Wednesday, March 26, 2014

American Horror Story: Coven (Season Three)

*This review contains SPOILERS for season three (Coven).*

Even though True Detective swiped its "one story, one season, rotating cast" approach to television storytelling, there really isn't anything on TV quite like American Horror Story. AHS fully embraces its campy spirit, while delivering some genuine scares (or at least grotesques) through its balls-to-the-wall approach to storytelling. Part of the fun of watching this show is watching it constantly try to one-up itself, piling chaotic element atop chaotic element and then watching the whole thing fly of the rails into a delirious Grand Guignol. Twin Peaks and Lost are probably the only other major shows in television history to be this openly weird.

The show's third season, subtitled Coven, applied that anything-goes storytelling to a school for young witches in New Orleans. Zoe (Taissa Farmiga) can kill people by having sex with them, Madison (Emma Roberts) is a Hollywood star with telekinetic powers, Queenie (Gabourey Sidibe) is basically a human voodoo doll, and Nan (Jamie Brewer) can read people's minds. Presiding over the school is Cordelia (Sarah Paulson), who has a toxic relationship with her mother, Fiona (Jessica Lange). Fiona is also the Supreme, the most powerful witch in the world, but she's getting older, and soon she's going to have to choose her replacement. Fiona's enemy, Marie Laveau (Angela Bassett), is engaging in warfare with the school. There's a self-taught witch who lives in a swamp, Misty Day (Lily Rabe), who possesses extraordinary resurrection powers and could be the next Supreme. Madame Delphine LaLaurie (Kathy Bates), a notorious serial killer in antebellum New Orleans, is discovered to still be alive in her coffin and is unearthed. And Cordelia's mother figure, Myrtle (Frances Conroy), is now the head of the Witches Council and is inspecting the coven.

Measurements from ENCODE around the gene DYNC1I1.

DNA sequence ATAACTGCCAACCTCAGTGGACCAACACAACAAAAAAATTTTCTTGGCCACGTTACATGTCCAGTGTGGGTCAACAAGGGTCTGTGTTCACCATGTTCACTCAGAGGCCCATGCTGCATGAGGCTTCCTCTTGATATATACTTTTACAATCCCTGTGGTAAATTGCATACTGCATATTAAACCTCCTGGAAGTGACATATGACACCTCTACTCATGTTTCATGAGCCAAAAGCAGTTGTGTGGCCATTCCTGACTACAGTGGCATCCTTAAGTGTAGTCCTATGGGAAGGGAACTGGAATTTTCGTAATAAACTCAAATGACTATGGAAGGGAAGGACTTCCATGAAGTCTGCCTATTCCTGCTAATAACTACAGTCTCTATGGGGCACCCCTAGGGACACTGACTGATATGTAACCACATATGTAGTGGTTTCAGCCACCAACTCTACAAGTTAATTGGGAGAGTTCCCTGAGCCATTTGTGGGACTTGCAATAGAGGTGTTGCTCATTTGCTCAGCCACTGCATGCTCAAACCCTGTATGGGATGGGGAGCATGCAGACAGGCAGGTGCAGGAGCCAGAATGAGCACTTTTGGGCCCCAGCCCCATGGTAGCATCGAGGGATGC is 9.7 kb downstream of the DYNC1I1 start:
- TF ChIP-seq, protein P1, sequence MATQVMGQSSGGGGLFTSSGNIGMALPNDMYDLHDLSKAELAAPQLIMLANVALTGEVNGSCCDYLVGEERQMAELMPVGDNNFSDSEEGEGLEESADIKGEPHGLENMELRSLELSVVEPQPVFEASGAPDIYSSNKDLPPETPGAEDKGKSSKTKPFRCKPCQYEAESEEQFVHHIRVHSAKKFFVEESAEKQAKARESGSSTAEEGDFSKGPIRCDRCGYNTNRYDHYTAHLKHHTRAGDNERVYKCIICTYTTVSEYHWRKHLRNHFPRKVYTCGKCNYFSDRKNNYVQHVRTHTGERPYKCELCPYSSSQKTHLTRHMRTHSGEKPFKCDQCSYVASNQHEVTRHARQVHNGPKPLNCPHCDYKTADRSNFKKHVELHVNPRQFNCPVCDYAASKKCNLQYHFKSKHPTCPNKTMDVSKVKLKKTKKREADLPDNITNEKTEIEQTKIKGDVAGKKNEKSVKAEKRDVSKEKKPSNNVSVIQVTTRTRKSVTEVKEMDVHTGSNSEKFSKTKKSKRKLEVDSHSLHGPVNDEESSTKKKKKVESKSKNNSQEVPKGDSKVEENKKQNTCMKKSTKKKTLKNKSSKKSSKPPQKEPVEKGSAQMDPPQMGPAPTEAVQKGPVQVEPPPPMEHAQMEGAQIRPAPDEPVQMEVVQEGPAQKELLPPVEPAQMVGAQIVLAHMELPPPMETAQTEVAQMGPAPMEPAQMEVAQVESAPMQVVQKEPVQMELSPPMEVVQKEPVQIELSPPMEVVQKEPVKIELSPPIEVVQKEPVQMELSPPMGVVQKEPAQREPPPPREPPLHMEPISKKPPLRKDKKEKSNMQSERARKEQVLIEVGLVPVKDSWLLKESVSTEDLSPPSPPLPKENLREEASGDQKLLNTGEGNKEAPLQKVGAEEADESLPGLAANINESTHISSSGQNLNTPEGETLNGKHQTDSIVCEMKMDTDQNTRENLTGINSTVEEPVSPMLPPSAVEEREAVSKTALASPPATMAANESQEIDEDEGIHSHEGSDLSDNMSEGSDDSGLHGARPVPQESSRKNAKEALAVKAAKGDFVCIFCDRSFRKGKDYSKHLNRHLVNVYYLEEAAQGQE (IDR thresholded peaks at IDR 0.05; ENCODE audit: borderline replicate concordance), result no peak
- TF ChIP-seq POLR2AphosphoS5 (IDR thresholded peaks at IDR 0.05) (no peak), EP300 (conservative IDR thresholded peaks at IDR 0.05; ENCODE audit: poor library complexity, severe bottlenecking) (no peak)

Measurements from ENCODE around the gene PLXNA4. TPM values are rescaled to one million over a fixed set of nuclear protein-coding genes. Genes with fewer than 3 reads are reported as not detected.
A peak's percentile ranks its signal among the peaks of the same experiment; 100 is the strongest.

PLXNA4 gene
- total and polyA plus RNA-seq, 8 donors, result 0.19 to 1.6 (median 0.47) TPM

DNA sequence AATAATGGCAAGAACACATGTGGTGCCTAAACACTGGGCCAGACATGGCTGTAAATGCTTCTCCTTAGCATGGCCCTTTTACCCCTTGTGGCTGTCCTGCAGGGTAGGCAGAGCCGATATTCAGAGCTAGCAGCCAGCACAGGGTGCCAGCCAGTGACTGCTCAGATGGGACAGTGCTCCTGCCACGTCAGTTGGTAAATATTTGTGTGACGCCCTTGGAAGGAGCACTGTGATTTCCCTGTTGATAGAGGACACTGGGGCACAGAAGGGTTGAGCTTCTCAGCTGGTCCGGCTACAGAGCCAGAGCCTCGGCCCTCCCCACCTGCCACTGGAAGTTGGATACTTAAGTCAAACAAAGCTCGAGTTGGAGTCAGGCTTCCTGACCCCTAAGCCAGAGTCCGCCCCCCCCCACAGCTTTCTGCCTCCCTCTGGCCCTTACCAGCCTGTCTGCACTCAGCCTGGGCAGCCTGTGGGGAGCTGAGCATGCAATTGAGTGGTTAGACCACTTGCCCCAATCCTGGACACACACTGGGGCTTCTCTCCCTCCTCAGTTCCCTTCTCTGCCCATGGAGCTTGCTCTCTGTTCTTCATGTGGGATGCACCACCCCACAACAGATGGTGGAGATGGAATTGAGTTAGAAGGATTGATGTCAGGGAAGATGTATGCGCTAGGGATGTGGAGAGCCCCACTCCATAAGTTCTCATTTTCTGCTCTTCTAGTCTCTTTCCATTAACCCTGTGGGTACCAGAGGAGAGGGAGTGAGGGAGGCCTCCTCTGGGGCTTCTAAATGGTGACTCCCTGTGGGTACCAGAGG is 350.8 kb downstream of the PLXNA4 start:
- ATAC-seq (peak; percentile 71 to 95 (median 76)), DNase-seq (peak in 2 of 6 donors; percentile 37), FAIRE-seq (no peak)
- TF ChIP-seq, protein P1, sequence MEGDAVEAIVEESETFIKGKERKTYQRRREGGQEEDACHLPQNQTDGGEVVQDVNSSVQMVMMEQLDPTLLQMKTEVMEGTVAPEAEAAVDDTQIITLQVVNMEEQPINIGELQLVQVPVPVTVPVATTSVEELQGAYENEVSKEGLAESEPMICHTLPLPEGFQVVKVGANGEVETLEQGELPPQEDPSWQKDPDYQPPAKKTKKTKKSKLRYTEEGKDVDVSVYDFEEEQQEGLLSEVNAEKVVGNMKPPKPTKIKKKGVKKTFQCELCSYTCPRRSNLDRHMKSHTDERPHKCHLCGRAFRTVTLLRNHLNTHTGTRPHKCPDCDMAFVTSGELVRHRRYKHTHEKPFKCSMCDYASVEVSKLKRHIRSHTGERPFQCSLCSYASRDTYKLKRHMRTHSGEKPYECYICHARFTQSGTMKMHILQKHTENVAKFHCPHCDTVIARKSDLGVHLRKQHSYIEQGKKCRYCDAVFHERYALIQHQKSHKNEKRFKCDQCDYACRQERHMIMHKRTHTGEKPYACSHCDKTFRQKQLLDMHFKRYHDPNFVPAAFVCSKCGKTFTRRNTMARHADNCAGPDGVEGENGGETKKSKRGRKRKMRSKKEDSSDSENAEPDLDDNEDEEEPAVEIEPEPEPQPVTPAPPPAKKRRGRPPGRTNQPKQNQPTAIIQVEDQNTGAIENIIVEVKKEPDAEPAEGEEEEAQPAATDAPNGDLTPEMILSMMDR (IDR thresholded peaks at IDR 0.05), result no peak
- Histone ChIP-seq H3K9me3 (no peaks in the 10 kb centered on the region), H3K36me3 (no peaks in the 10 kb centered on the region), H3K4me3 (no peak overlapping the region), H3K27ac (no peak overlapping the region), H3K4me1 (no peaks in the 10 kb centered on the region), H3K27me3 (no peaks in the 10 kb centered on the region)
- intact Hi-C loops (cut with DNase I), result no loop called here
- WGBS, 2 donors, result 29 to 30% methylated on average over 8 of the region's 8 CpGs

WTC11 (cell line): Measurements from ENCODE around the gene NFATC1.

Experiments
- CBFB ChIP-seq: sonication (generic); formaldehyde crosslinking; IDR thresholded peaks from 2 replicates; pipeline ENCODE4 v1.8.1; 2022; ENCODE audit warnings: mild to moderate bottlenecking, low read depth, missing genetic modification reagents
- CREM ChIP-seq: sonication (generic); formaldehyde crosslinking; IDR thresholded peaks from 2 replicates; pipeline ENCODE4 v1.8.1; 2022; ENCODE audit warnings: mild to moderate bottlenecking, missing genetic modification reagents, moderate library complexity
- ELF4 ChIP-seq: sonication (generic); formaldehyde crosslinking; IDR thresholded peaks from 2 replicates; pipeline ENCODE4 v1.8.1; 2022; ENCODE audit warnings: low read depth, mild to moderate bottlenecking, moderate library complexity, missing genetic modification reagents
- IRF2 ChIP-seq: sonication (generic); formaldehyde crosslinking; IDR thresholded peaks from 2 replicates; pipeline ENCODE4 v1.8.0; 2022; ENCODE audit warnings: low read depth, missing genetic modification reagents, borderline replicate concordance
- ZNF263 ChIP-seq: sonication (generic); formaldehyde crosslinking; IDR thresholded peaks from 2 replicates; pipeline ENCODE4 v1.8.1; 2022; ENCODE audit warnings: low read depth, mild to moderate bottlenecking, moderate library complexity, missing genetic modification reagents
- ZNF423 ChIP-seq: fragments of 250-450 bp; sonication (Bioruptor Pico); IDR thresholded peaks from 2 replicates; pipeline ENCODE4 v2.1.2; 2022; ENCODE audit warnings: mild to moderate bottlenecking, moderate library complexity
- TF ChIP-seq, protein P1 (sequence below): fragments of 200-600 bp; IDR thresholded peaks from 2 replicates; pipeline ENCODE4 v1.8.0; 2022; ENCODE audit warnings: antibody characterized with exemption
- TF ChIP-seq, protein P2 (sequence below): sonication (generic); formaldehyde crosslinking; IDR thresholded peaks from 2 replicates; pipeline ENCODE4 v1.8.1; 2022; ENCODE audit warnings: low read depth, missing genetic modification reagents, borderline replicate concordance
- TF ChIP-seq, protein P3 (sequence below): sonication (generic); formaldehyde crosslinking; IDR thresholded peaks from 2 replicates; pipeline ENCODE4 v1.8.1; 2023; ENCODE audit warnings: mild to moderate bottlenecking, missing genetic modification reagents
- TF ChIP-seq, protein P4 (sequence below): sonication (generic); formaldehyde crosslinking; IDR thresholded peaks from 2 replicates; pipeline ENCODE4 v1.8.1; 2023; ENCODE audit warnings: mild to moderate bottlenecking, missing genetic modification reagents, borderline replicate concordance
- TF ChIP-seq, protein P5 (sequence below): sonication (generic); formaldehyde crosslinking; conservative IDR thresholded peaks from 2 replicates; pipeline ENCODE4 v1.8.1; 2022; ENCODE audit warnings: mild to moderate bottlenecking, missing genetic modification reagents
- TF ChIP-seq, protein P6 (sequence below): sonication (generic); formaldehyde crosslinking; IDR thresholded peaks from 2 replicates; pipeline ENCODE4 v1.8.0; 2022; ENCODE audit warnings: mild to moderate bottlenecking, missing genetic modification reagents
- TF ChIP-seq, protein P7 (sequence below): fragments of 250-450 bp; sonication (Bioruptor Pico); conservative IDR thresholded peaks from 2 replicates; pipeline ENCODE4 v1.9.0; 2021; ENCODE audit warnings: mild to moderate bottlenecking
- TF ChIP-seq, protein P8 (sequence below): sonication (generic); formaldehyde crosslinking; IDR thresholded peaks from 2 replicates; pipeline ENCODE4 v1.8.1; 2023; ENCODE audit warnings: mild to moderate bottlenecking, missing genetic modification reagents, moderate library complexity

That's a lot happening all at once, but on this show, it's pretty much the norm. Coven differs from its predecessors, though, in how it handles all of this material.

More after the jump.

For all of its bugfuckery (for lack of a better term), AHS works on some level because it establishes the rules for each season's universe. Yes, there's a lot of crazy things happening in Murder House (season one), but the show laid down the basic principles that the world operated under: the ghosts couldn't leave the house, you die without knowing it happened, etc. The same goes for Asylum (season two): for all the Nazis and aliens and mutants and Bloody Faces and demonic possessions, there was a screwy internal logic guiding those decisions. Things didn't "just happen," at least not when it concerned the core stories that the show was trying to tell. There may be stray elements that don't connect with everything else, but those were often on the periphery of the show's narrative scope, easily presented and forgotten about because they never really had any bearing on the show's focus.